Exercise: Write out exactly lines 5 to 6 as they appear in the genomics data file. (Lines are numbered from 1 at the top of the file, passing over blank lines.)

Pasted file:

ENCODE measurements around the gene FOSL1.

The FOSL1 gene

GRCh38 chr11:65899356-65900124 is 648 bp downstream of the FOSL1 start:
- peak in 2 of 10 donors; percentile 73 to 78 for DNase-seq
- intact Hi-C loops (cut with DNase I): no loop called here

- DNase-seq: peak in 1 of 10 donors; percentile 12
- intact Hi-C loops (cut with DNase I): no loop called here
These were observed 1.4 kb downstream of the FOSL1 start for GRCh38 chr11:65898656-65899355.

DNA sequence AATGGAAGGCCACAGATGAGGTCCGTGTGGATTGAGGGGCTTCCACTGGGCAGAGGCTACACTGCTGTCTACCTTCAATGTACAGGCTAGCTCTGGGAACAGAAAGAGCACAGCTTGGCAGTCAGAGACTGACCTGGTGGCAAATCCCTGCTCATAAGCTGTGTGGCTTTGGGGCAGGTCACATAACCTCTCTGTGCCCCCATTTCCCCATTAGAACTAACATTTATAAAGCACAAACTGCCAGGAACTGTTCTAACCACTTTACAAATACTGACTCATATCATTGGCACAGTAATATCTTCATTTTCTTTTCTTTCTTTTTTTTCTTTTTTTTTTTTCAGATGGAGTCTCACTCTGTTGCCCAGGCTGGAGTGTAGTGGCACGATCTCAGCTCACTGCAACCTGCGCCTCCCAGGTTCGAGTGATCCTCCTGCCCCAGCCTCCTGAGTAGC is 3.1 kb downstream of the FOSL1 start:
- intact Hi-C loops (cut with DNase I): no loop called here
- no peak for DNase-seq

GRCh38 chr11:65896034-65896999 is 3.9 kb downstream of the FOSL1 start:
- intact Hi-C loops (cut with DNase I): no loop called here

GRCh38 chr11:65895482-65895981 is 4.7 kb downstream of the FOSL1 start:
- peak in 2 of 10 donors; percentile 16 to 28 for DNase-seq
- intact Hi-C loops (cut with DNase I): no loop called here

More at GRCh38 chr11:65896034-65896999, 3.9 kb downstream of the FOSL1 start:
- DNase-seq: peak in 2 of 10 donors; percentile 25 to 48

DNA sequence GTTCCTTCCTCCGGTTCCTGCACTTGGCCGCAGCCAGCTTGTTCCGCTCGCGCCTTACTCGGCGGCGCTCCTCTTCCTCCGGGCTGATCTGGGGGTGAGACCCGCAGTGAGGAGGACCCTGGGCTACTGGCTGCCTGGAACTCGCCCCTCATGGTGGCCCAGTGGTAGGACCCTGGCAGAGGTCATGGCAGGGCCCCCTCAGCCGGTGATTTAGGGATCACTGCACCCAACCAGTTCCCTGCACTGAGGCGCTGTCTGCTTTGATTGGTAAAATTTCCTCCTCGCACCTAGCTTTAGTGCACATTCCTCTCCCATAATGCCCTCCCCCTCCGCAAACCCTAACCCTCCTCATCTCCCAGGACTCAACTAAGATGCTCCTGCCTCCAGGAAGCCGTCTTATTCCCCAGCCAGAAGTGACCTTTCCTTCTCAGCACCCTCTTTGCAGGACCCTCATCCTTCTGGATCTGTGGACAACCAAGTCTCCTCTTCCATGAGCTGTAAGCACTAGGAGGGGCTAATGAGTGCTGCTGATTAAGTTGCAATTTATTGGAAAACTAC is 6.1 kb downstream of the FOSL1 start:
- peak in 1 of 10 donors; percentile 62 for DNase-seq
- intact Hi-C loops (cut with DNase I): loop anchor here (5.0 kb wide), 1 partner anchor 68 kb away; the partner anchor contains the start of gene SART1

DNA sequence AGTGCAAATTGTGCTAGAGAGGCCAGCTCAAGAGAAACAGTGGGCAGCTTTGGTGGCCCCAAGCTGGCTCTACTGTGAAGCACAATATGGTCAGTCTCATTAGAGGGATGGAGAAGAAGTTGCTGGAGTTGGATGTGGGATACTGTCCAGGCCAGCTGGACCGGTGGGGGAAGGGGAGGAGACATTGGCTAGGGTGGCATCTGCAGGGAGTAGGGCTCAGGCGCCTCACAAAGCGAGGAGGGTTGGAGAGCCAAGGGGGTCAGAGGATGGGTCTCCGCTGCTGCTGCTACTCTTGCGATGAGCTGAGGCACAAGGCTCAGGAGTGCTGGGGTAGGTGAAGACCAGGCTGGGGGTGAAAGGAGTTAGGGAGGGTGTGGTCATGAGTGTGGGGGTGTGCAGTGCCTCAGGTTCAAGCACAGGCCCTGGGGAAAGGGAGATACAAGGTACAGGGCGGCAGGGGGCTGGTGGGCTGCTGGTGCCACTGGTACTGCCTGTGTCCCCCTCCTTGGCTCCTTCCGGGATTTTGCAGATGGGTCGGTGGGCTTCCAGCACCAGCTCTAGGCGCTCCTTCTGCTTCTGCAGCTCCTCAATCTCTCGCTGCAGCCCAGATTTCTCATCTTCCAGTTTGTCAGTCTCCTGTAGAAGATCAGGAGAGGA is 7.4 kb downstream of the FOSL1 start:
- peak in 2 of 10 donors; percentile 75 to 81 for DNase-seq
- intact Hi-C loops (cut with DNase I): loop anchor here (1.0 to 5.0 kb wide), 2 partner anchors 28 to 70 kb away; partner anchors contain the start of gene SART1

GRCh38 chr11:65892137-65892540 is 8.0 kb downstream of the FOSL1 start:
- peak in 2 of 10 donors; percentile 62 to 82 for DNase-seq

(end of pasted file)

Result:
- intact Hi-C loops (cut with DNase I): no loop called here

- DNase-seq: peak in 1 of 10 donors; percentile 12